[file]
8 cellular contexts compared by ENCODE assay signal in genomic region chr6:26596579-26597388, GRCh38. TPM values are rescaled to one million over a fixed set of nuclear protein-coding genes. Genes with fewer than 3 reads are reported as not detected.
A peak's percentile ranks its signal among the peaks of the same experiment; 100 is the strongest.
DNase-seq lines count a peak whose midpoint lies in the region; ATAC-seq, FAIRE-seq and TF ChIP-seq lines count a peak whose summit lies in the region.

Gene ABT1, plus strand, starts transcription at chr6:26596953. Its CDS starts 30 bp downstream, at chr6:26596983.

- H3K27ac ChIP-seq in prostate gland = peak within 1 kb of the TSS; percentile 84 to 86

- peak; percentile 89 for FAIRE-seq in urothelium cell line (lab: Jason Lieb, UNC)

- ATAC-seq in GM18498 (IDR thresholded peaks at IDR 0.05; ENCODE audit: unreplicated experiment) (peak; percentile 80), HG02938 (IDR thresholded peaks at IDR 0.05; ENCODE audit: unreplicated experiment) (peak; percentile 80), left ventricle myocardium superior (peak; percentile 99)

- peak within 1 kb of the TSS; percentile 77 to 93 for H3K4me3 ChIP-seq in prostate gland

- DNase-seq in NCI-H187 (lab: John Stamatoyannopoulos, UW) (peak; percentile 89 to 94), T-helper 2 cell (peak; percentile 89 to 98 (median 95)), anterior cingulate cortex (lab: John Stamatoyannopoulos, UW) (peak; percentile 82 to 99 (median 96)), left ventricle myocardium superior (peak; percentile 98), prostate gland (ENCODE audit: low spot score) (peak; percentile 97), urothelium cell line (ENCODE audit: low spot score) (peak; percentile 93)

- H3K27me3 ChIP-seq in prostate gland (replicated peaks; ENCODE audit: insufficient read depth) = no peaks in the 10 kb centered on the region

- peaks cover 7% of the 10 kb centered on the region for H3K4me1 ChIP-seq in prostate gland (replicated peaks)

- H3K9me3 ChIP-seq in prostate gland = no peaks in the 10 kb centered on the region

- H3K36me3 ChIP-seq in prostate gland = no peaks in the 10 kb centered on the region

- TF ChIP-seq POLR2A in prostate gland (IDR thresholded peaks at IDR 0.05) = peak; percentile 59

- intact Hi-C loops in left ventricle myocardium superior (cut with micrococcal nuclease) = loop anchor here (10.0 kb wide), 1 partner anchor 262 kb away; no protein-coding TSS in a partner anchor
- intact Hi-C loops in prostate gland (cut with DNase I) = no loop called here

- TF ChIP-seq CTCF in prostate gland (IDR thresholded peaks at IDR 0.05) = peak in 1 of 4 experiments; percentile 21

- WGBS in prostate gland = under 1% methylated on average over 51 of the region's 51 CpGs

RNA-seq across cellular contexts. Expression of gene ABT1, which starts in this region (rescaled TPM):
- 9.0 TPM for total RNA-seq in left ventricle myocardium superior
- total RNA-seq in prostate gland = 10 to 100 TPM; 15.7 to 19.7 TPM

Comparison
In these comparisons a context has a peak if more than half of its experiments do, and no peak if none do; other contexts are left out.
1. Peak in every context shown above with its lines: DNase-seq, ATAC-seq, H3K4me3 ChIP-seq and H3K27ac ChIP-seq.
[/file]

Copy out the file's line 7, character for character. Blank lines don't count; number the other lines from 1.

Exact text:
- ATAC-seq in GM18498 (IDR thresholded peaks at IDR 0.05; ENCODE audit: unreplicated experiment) (peak; percentile 80), HG02938 (IDR thresholded peaks at IDR 0.05; ENCODE audit: unreplicated experiment) (peak; percentile 80), left ventricle myocardium superior (peak; percentile 99)